Our journey to eating local

Welcome to goodfood2u’s blog. Goodfood2u is an Ottawa-based online grocery store that focuses on local and organic whole foods. We fill our store with fresh organic produce and household staples that ensures healthy eating. Best of all, you can order online and we deliver to your door.

Goodfood2u is a family business. My partner Yannick and I took this business over in 2013, shortly before having our 4th child. We had been customers of this business, then Life Organic, for years and we were presented the option to take it over from the original owner. While not a superb time to be diving into business ownership, we did it because in our hearts we are passionate about local, organic, sustainable food, healthy eating and sharing what we know about food systems.

Our journey to good food took us far. We both grew up in homes that most often had meat and potato home cooked meals. In our early 20’s we began exploring vegetarian meals and international cuisine. At the same time we explored local agriculture and started to learn about fair trade. And then, we moved to Northern Ghana, Bolgatanga to be exact. We lived in “Bolga” for 3-years, volunteering with CUSO and because of the lack of grocery stores and markets that carried every ingredient you could ever want, we had to learn to cook all over again.



Fortunately for us other CUSO volunteers in Bolga had the must have recipe book, The Wild Boar on the Kitchen Floor, Cooking in West Africa. This recipe book created by Harriet Hill who inspired us to become the foodies we are today, thanks Harriet!

While living in Ghana we started from scratch to make everything. Bread, tortillas, lasagna noodles, yogurt, were all made from scratch. Our most amazing feat took two days to prepare; a vegetarian lasagna. We made the cheese from powdered milk, we made the lasagna noodles from flour and without any sort of pasta making machine, we made the sauce from tomatoes. Honestly, it took 2 days and it was the best lasagna I have ever eaten!

We developed a reputation for our cooking in the region. Fellow Canadians would “drop by” at dinnertime. We used the plethora of pumpkins that grew each year in our yard to make pumpkin pies that sold for high prices to volunteers from Canada and the US.
Eating local, took on new meaning. Produce was available in the local markets or street stalls. If it was a time of year when local produce was not plentiful, there were no other options.

There were times in the year when we would go to market and find only pathetic looking onions and tomatoes for fresh produce, nothing else! Or worse yet, was the day when there were only dried hot peppers! And there were times when there were more watermelons on every street corner in Bolga that you had to wonder who was possibly going to eat ALL those watermelons. We were grateful for the times of plenty, and longed for a grocery store full of produce in the days of hot peppers only!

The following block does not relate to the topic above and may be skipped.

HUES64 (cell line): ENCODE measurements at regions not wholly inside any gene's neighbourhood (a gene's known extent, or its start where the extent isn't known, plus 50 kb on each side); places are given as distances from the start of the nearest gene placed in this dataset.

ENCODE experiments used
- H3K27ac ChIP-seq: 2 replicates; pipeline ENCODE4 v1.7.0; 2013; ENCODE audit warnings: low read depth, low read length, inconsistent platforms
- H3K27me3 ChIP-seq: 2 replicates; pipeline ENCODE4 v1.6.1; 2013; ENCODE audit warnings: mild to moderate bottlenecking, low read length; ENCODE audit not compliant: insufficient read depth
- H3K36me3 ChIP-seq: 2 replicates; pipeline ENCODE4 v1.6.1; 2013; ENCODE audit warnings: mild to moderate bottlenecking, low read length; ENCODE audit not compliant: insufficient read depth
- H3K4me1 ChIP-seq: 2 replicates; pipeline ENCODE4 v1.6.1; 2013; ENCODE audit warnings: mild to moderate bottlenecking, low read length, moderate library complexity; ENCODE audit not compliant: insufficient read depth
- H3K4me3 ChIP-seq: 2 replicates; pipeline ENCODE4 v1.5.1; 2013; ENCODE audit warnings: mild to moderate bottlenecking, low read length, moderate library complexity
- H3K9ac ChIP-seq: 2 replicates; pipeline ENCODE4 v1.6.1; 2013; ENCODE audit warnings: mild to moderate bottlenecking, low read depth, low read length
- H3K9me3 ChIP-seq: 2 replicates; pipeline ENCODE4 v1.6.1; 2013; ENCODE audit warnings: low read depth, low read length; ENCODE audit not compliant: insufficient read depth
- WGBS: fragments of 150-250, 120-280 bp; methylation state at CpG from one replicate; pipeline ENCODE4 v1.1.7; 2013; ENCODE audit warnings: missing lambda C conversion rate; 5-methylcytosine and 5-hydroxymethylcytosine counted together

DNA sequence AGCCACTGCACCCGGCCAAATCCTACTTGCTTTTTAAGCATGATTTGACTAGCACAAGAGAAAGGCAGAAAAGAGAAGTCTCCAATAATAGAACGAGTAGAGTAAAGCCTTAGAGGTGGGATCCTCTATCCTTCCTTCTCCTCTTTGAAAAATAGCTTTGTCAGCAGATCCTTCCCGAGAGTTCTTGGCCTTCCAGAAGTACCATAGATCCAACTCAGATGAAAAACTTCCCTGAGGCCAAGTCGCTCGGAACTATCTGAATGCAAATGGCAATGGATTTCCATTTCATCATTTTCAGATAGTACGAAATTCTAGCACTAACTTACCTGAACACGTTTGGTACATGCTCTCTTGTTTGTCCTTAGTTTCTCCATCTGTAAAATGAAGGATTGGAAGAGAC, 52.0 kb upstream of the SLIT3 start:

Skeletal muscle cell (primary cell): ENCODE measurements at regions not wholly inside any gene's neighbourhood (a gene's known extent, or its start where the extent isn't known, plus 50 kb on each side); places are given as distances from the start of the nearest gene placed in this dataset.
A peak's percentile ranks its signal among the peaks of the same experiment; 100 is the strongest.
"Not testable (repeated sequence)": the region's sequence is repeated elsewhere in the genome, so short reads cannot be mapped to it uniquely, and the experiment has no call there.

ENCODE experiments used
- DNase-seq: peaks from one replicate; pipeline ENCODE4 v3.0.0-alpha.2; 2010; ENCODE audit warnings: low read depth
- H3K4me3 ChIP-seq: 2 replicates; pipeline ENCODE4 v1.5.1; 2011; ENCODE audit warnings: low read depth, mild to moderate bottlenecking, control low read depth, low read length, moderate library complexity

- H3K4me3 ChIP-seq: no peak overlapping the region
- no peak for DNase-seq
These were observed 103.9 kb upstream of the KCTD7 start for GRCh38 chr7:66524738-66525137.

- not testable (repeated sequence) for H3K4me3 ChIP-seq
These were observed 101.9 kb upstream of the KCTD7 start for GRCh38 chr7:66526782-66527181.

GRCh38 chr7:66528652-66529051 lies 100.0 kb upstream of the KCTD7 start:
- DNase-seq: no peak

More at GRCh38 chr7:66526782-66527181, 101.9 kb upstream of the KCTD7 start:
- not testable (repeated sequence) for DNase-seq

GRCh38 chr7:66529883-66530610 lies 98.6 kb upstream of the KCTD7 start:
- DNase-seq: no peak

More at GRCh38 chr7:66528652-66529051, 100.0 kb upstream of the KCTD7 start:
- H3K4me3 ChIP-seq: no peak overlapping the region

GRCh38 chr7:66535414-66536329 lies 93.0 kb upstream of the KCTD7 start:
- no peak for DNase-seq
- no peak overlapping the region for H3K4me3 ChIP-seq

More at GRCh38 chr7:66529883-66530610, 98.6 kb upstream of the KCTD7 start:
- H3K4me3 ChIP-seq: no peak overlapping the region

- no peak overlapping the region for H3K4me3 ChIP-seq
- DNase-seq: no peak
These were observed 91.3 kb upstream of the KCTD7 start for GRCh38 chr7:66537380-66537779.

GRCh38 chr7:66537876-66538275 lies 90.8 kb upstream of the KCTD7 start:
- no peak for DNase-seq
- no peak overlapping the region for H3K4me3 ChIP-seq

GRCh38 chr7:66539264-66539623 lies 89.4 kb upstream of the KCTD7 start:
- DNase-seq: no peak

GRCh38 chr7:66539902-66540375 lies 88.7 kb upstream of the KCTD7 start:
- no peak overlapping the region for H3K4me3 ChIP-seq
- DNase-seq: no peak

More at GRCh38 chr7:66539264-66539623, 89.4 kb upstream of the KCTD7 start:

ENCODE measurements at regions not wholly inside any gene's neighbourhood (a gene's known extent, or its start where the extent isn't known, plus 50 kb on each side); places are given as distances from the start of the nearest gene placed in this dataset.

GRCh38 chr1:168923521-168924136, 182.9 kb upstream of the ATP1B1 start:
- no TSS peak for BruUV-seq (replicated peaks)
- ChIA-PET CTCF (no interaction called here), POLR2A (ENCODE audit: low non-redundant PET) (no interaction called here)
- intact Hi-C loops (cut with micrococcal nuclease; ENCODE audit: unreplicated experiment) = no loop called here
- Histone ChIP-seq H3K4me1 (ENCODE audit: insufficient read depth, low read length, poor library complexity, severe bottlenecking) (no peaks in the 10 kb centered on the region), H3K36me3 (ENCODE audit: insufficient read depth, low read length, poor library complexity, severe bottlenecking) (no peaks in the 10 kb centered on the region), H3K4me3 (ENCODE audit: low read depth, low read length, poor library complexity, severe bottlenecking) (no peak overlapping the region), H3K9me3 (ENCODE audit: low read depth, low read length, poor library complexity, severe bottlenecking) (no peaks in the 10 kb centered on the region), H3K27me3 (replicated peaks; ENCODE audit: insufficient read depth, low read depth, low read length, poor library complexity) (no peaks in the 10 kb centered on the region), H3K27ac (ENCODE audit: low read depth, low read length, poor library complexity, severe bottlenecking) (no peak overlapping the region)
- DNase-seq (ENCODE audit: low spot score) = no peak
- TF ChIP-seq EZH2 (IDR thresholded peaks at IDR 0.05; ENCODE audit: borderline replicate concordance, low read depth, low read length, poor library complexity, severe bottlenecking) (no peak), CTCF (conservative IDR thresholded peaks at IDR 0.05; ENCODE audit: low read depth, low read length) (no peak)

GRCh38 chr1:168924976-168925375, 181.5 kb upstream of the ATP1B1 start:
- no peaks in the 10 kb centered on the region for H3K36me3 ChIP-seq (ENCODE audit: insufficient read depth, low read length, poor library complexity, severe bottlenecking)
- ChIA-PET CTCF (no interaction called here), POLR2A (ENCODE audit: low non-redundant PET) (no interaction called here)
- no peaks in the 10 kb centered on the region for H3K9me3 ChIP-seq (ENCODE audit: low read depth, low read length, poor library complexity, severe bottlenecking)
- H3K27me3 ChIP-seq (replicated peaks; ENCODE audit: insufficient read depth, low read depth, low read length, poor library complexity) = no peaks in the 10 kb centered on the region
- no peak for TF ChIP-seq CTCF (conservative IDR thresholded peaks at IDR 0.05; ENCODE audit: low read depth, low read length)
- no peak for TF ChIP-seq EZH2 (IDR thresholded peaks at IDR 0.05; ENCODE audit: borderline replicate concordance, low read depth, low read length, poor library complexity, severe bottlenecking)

We also witnessed first hand, the impact of climate change on the livelihoods of farmers in the Sahel. Grain storage buildings used to be full of millet and rice to get families through the dry season, however by the early 2000’s it was getting more and more difficult to have enough grains to get you through the year. Climate change was wreaking havoc with peoples’ abilities to feed themselves and make a living. We realized how much our life impacted the very livelihoods of others.

So, three years of living in this environment shaped us. It shaped us to want to support local sustainable farming. It reinforced that we had to tread lightly on this overpopulated earth as we possibly could, so that meant supporting organic, buying local, choosing our bikes over a car. (We really want to get a bike delivery vehicle on the road one day!) It made us want food that we knew what was in it. After eating food that was made from scratch for 3-years we were overwhelmed by the highly processed, additive-laden ‘food’ that occupies most grocery stores. Our taste buds and our stomachs couldn’t handle it.

When we returned to Ottawa we sought out local CSA’s, we formed a buying club from a natural foods co-op, we cooked. And we learned more and more about crazy agri-food business that has become so dominant in North America.

We intend to share what we have learned and continue to learn through this blog. In a way that provides information and ideas. We do this, because we know that this journey has been unique and provides us insight and we believe that this insight has value in being shared. For our health, the health of our communities and the health of our global commons.